3 Habits of Successful Retirees Worth Imitating

The following is a guest post from Joshua Mellberg, President and Founder of J.D. Mellberg Financial. He is an Investment Advisory Representative and licensed insurance agent. He is a sought-after speaker on retirement income planning strategies and has been featured on CNBC, PBS and Yahoo! Finance.

Americans are increasingly glum about the odds they will enjoy a secure retirement, and those concerns flow across generational lines.

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New research by the nonprofit Transamerica Center for Retirement Studies reveals that 45 percent of Baby Boomers expect to experience a reduced standard of living in retirement. Meanwhile, 83 percent of Generation X workers anticipate they will have a harder time achieving financial security than their parents did and just 18 percent of Millennials foresee a comfortable retirement, the research says.

Sadly, those results aren’t surprising because we often hear from people who have real concerns about outliving their money.

A lot of this is because so many aspects related to a traditional retirement have changed. For one, people are living longer, which means they need either to save more money or find ways to make what they do save last.

Other factors causing anguish are that pensions are a thing of the past for most Americans, and there are constant rumbles about whether Social Security faces a bleak future.

Pensions

But instead of fretting, those planning for retirement should concentrate on trying to control the things they can. Successful retirees often display three habits that are worth imitating.

  • They live with some urgency. Instead of sitting idly by, successful retirees seize each and every day to stay healthy and happy. This can apply to all aspects of life, from what you do during retirement to the way you save money throughout your working life. A sense of urgency can call you to action, so you’re more likely to prepare for a great retirement.
  • They retire based on their financial assets, not age. Traditionally, when people think about retirement, they pick a target age rather than a target amount in their portfolio. But that may not be the right approach. While you might have a certain age in mind, it can be more worthwhile to create a retirement plan that’s based on your finances. That will give you a much better chance of having enough money to last you the rest of your life.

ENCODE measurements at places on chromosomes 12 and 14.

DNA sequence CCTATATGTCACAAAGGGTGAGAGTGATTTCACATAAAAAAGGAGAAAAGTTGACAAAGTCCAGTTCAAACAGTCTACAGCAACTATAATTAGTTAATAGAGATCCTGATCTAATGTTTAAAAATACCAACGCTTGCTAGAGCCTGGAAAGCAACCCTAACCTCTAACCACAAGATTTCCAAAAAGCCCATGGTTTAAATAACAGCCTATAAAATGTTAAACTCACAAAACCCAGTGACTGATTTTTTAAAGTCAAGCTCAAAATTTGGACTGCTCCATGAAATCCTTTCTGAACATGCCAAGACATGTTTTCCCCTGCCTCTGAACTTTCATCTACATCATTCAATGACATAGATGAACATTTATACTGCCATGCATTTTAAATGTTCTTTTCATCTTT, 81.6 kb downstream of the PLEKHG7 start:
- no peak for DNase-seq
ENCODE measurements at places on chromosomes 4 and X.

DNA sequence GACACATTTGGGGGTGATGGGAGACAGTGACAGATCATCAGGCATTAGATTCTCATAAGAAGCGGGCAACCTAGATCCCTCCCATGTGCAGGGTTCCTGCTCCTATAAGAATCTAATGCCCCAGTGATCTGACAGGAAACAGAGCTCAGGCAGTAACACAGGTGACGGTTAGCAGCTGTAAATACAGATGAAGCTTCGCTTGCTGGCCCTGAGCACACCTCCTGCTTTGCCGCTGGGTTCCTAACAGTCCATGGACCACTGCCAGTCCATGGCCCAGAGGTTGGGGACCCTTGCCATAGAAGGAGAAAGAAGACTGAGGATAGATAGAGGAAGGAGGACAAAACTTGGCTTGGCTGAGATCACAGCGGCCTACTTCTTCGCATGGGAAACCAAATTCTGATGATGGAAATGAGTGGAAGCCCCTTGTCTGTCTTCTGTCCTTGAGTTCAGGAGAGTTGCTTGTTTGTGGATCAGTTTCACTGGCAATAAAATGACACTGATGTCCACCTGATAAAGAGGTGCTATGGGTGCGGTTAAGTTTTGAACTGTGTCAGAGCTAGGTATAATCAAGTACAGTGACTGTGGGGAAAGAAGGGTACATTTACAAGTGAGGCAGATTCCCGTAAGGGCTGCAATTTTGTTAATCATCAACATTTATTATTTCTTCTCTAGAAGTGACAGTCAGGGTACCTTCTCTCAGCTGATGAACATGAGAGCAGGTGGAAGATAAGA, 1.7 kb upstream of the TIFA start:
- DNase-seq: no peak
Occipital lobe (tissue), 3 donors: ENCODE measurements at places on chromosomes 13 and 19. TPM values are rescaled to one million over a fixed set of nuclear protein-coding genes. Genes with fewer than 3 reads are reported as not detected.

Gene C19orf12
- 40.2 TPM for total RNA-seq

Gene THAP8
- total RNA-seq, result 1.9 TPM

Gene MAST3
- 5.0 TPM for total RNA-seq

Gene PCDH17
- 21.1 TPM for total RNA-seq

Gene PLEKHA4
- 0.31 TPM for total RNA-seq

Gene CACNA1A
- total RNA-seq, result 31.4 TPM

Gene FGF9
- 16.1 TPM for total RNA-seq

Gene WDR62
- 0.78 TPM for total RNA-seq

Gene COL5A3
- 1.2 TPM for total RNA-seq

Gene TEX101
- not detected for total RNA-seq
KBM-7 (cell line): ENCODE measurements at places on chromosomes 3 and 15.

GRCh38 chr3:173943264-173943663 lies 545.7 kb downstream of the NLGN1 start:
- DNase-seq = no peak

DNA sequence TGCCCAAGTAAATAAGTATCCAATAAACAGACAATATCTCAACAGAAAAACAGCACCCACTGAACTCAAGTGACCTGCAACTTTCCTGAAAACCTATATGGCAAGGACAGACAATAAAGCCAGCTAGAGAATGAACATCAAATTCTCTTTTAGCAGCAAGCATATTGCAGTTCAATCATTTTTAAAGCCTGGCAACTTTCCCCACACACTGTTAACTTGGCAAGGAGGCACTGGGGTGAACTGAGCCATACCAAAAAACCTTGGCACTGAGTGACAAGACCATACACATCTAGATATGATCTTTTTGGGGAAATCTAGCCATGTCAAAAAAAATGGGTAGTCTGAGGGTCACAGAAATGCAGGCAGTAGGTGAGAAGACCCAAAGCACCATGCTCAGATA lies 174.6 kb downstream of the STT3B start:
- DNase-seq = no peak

• They aren’t afraid to take risks. In many cases, it is best to minimize risks – and that’s especially true with finances for those approaching retirement. But you also don’t always want to live your life on the safe and boring side. One way some retirees minimize their financial risk is to use a portion of their savings to purchase an annuity, which provides them a set amount of income for life, much like a pension. Once you know your retirement income is in order you can be free to take some risks in other areas of your life and pursue your lifestyle goals.

Final Thoughts

Retirement is supposed to be about enjoying yourself after a lifetime of work, not counting pennies as you try to survive. People nearing retirement need to understand that there are steps they can take that will help put them in a more secure position financially so they can thrive and not just survive.

Blogger-in-Chief here at RetirementSavvy and author of Sin City Greed, Cream City Hustle and RENDEZVOUS WITH RETIREMENT: A Guide to Getting Fiscally Fit.

6 Comments

  1. Nice guest post, Joshua! I really appreciate the power of habits, so I was excited to see your post. I particularly liked your point about urgency, which I think really does make a difference in everything. Thanks again for sharing your perspective!

    • There really is a lot to be said about developing good habits and ditching the bad … the earlier the better.

  2. What he said! (Fritz – we think alike). As James and Fritz know, my husband and I are retiring in 2 weeks – and two days. I like the part about taking risks. I needed to be reminded of that once in a while. Thanks for the post, Joshua, and thanks for sharing James.

    • Best of luck in retirement, my friend. I’m keenly interested to hear about your experiences with the transition and first impressions in the new phase of your lives.

    • Ah – love the “live with some urgency” too. I’m not sure we talk about that enough but clearly Fritz and Mrs. Groovy picked up on that too! That wording inspires action not fear! Nice post Joshua!

  3. Joshua, great article, and great reminder of good habits. I particularly like “living with urgency”, it’s a choice we should intentionally make every day!

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